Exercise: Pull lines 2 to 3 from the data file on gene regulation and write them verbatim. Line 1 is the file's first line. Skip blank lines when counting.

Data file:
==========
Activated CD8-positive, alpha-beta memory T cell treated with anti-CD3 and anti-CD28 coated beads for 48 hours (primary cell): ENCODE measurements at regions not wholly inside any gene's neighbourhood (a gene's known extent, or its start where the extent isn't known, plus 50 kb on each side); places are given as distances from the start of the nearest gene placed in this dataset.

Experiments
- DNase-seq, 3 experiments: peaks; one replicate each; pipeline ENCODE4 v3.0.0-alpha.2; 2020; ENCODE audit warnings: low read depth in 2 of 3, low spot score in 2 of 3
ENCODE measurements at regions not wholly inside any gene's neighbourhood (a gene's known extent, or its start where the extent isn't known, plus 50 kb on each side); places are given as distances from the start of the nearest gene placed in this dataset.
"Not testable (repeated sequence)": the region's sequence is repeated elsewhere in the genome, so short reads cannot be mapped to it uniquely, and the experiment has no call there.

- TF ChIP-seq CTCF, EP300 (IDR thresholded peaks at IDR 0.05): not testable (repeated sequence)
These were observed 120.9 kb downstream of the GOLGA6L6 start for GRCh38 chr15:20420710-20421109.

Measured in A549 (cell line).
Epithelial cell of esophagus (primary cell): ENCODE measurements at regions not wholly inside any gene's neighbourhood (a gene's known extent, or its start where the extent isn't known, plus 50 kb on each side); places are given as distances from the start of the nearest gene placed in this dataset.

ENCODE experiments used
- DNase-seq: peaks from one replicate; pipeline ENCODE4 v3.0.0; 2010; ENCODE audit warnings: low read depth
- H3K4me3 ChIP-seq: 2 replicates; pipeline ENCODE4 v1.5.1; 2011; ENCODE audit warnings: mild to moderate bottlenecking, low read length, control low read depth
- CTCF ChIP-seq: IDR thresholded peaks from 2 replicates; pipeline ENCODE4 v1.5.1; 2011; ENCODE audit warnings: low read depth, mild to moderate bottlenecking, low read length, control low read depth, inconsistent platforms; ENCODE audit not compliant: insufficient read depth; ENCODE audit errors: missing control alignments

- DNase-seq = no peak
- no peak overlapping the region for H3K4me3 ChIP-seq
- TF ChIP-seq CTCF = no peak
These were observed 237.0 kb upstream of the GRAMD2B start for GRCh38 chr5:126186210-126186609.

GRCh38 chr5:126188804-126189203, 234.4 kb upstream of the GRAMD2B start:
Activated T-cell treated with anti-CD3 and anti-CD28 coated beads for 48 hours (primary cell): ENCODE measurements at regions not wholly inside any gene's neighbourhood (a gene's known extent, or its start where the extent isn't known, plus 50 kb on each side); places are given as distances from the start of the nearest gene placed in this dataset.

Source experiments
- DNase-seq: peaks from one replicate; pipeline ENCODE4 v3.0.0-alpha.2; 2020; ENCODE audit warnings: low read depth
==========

Experiments
- DNase-seq, 3 experiments: peaks; one replicate each; pipeline ENCODE4 v3.0.0-alpha.2; 2020; ENCODE audit warnings: low read depth in 2 of 3, low spot score in 2 of 3